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How to Talk to Your Kids About School Violence

We’re all dreading it.  When our kids finally grasp what has been horrifying parents, educators and the community at-large for the last few years.

I was seeing a sweet girl last month who struggles with anxiety. When we were digging into the content of her fears, she said, “I’m afraid of someone coming into the school to hurt all the kids.” My heart sank. My stomach tightened up.  Because I’m scared that will happen to her too. I’m scared that will happen to my own kids.

But when I’m the therapist, it’s not about me. When I parent my kids, it’s not about me. When you parent your kids, it’s not about you, either. I can process my worries with my sister, my best friend, my husband, or even (*gasp*) my own therapist!

Here’s what I know in those moments. This little darling child, full of potential and trust and questions, needs to hear from her trusted adults that she is safe. She is SAFE.  Children are built to take cues from the adults around them. Emotional cues, stress cues… generally “how should I respond to the world” cues.

In those moments, I have to put my fears aside, take a deep breath, and give her some hope. Give her confidence in the adults around her.

My friends, I know this is much easier said than done. My advice to you is as follows:

  1. Make a plan for this conversation. You don’t have to bring it up, but you certainly can. But you don’t want to be caught off-guard.
  2. Validate their fears. This one is my favorite because it’s pretty simple. This sounds like “sure, it makes sense that it worries you.” or “that would be scary, wouldn’t it.”
  3. Communicate that you trust the people whose job it is to protect your children. This usually sounds something like “every adult in your entire school building as a job to protect you. Every single one.”
  4. Don’t tell them “that will never happen at your school.” Because (and this hurts my heart to write), it might. But you can do this: Tell them all about the safety measures being taken at school, and tell them that if something bad does happen someday, there will be LOTS of grown-ups doing everything they can to make it safe again. Tell them that if you stay calm, and you follow directions, and that’s how you can stay safe when something bad happens.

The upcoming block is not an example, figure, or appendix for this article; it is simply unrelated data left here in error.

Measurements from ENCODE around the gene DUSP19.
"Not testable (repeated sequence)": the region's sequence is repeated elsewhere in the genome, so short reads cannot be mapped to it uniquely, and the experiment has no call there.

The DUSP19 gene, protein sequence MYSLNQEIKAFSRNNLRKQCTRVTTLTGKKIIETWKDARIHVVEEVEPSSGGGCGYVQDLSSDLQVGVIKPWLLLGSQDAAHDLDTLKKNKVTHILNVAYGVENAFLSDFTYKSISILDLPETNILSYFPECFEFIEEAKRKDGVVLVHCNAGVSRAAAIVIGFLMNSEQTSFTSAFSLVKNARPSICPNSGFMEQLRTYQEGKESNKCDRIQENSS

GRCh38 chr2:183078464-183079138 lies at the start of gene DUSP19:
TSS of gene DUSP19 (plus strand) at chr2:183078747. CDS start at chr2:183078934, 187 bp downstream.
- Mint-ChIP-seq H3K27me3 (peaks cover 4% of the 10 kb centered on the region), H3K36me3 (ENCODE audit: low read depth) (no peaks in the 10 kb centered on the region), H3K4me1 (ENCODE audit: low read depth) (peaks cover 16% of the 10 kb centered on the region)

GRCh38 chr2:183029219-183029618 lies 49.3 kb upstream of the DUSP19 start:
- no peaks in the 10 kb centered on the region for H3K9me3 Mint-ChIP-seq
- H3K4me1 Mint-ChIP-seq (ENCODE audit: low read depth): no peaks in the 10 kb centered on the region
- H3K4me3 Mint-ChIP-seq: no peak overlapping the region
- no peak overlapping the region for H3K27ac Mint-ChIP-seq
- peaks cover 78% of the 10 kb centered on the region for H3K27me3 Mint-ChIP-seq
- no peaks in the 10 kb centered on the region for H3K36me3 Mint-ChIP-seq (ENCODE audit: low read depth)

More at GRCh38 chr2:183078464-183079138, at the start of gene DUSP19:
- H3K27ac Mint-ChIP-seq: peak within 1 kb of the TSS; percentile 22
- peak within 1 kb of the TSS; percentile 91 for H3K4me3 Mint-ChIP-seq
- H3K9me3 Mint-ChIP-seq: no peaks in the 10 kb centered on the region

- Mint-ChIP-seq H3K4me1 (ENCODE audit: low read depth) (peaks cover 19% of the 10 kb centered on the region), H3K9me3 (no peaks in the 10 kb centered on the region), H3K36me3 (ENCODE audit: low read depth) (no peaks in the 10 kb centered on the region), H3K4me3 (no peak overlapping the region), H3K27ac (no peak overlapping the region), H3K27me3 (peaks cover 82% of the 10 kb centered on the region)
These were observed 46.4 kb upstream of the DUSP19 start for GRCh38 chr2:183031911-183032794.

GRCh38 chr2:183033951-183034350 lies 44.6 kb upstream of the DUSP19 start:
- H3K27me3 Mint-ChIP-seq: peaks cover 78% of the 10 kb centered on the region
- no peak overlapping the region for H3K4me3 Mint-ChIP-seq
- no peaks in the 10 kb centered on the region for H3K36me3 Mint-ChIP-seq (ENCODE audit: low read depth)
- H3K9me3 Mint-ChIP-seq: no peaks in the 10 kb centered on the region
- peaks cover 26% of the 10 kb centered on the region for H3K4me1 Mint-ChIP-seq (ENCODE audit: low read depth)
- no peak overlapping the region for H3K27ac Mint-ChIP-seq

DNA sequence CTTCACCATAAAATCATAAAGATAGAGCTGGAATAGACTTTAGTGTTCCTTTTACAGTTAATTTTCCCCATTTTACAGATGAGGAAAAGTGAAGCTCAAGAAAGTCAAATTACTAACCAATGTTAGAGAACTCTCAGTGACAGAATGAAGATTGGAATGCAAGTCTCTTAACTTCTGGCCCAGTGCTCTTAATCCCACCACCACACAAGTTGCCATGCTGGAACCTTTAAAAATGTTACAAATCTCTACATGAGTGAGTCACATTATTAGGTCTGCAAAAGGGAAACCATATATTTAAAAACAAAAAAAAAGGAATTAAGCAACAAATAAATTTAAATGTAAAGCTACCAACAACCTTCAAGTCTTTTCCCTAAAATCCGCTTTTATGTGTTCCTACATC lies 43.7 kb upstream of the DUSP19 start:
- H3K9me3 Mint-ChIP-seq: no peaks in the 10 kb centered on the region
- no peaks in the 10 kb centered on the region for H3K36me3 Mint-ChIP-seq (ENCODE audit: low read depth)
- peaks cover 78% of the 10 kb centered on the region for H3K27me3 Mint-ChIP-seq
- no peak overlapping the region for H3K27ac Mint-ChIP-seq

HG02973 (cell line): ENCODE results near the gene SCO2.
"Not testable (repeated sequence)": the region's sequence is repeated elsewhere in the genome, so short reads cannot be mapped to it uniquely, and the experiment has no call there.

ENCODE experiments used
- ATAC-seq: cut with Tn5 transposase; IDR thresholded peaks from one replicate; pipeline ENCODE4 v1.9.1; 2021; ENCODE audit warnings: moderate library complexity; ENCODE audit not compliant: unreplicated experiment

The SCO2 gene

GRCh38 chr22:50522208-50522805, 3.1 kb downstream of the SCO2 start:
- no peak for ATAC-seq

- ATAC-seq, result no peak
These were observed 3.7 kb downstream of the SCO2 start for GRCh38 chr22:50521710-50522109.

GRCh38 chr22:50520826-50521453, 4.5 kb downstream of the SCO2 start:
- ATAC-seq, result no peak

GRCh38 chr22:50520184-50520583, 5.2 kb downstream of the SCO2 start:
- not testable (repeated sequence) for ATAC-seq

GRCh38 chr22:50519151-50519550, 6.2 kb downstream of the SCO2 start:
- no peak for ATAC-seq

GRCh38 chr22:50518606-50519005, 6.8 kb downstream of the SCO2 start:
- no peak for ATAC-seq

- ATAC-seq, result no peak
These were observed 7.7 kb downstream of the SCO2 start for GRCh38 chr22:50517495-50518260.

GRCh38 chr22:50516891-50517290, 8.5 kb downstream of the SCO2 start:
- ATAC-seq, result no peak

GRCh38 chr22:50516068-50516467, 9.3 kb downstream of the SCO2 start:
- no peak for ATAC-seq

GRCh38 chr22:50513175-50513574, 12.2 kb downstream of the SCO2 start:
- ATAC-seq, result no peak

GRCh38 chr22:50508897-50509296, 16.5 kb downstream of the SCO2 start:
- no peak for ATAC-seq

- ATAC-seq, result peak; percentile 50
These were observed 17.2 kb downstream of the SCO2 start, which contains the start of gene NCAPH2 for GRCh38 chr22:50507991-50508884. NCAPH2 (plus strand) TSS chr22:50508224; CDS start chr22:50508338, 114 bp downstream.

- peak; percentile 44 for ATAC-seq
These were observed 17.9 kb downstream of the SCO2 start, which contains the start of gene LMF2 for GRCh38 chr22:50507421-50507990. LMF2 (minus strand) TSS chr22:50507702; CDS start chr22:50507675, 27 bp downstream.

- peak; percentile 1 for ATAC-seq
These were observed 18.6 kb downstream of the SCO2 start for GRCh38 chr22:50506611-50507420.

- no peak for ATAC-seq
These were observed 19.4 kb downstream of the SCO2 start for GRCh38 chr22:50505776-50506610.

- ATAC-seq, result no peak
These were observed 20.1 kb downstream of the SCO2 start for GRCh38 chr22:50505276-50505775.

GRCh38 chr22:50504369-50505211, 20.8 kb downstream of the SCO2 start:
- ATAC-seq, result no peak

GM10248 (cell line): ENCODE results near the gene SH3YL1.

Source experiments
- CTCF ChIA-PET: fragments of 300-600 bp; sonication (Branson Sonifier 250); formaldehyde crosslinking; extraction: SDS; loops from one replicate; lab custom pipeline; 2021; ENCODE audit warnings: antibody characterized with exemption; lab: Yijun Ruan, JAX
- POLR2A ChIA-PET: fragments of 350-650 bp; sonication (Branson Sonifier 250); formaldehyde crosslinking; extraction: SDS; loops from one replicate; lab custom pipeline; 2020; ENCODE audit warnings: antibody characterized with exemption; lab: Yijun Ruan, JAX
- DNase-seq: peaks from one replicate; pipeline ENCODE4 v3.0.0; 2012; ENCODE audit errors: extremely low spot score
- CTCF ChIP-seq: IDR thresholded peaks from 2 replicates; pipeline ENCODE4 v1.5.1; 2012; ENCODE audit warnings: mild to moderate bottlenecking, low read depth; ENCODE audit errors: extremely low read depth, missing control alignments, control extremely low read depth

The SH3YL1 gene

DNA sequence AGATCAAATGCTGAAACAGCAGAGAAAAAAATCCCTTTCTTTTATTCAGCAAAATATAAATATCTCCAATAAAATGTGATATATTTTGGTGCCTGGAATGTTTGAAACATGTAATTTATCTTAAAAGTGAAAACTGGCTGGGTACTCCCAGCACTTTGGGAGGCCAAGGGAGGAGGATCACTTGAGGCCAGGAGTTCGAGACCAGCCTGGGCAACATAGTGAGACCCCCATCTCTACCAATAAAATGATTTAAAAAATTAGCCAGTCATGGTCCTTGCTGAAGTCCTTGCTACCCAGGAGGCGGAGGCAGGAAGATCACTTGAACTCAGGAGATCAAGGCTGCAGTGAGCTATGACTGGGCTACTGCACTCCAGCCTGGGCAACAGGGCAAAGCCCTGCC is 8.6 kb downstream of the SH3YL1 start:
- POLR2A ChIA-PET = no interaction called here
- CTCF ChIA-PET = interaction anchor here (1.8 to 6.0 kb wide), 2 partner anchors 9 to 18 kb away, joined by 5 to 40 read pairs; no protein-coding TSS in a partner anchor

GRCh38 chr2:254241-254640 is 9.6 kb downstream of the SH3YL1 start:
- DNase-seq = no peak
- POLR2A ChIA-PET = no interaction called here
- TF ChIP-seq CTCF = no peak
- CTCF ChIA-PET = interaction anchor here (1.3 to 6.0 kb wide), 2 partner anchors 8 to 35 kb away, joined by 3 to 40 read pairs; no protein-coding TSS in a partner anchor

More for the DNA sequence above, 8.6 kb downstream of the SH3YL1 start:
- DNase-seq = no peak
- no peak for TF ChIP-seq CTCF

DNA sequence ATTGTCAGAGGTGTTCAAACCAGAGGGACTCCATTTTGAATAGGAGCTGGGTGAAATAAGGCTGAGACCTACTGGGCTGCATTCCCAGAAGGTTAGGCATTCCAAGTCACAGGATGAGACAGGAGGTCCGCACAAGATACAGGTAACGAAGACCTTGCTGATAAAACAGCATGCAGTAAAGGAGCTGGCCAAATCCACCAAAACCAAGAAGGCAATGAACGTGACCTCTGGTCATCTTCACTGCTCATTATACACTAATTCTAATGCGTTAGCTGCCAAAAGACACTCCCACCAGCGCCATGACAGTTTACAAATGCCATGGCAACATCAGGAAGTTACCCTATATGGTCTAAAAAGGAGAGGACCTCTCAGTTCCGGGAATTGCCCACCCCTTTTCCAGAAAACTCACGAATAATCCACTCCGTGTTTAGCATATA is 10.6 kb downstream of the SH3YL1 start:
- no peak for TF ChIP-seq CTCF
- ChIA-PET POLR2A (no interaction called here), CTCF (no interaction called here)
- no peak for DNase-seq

5. Ask them what would make them feel safer. This works well with kids around 8 and older. Suggest that you talk to the principal together, about how the school plans to be safe.
  6. Remind them that they have lots of people who love them and take care of them. Remind them that it’s not their job to worry about someone coming into the school to hurt them. That’s their teacher’s job, their principal’s job, and mom or dad’s job.

Don’t forget to take your own deep breath. If it does come up before you’ve decided what you’ll say, it’s okay to say, “you know what, let me think about that and we can talk about it after dinner.” Kids understand that sometimes they have to wait for responses, and that’s really okay. The key to this is – if you say you’ll talk about it later, you really need to talk about it later.

Those little pumpkins look to you for security and prompts on how to interpret the world around them. In unsettling times, the best thing we can do is remind them how many people care deeply about them and would do anything to protect them.

Want some more help working through this conversation? Contact us for a consultation

Lifeologie Counseling Grand Rapids is located in Ada, MI with close proximity to Forest Hills, MI and Grand Rapids. We offer child therapy and parenting skills training, in addition to providing family counseling and individual counseling sessions.